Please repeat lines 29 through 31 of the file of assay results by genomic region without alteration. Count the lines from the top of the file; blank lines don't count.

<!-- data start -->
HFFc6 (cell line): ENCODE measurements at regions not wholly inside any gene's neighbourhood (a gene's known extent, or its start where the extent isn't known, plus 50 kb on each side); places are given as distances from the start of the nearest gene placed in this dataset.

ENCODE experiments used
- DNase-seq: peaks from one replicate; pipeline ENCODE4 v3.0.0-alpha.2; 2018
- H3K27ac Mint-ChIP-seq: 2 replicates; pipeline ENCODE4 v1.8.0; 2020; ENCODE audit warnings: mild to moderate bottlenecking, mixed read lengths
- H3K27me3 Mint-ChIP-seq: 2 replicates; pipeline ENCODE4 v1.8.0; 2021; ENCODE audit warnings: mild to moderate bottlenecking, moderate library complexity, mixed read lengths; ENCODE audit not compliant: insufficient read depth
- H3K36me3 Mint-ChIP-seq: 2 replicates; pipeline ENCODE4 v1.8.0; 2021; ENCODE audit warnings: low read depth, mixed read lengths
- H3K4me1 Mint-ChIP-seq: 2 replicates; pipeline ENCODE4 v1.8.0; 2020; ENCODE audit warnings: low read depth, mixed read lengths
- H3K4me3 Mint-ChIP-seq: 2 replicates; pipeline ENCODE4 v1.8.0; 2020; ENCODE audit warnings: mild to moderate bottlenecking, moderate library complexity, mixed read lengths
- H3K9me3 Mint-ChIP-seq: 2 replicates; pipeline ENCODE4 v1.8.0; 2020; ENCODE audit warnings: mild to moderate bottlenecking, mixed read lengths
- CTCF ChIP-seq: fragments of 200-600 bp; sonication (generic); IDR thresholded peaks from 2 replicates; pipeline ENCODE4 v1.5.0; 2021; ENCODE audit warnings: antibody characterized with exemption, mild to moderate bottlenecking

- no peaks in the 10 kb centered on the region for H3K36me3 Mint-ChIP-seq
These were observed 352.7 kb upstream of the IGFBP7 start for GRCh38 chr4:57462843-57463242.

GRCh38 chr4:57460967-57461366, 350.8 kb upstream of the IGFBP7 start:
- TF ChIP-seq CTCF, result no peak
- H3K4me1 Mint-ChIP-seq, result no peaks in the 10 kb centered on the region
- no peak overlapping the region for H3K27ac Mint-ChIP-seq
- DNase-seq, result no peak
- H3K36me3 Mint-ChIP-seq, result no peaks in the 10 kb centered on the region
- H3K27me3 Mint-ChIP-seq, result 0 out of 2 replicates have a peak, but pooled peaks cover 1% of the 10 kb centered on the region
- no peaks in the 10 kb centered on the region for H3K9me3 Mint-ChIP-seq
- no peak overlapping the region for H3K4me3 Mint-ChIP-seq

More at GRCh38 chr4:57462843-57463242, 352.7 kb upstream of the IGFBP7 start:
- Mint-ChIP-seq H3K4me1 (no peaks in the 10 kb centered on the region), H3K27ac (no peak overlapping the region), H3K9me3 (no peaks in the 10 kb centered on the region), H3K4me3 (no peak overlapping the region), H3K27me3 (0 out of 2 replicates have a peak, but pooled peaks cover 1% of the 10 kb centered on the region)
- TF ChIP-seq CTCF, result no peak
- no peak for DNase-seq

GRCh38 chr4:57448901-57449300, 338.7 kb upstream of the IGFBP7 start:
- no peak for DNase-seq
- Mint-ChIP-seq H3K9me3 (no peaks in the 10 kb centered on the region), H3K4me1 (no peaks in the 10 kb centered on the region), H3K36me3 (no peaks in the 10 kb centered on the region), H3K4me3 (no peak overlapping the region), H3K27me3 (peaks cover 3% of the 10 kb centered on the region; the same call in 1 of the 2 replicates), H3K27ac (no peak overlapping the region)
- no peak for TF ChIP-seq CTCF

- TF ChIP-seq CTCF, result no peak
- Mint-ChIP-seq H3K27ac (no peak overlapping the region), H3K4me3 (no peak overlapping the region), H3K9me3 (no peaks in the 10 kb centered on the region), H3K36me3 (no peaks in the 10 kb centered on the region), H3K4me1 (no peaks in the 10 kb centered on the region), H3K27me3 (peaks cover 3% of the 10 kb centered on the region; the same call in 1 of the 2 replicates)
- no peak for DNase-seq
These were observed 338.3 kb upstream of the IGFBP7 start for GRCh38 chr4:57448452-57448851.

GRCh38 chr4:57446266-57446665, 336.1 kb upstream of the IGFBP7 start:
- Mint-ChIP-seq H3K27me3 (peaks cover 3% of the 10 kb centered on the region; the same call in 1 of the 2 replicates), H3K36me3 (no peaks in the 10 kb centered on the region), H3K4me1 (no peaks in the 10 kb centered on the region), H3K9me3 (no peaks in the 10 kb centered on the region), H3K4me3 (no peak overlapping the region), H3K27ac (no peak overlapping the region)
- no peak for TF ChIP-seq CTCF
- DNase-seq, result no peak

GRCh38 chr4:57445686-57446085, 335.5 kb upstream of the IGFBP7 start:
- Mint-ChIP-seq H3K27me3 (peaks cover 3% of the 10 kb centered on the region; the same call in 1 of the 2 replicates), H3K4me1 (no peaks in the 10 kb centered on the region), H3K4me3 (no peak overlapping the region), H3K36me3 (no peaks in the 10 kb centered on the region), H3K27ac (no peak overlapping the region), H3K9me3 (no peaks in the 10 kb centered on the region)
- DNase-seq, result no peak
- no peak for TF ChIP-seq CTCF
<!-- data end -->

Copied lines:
- no peak for TF ChIP-seq CTCF

- TF ChIP-seq CTCF, result no peak
- Mint-ChIP-seq H3K27ac (no peak overlapping the region), H3K4me3 (no peak overlapping the region), H3K9me3 (no peaks in the 10 kb centered on the region), H3K36me3 (no peaks in the 10 kb centered on the region), H3K4me1 (no peaks in the 10 kb centered on the region), H3K27me3 (peaks cover 3% of the 10 kb centered on the region; the same call in 1 of the 2 replicates)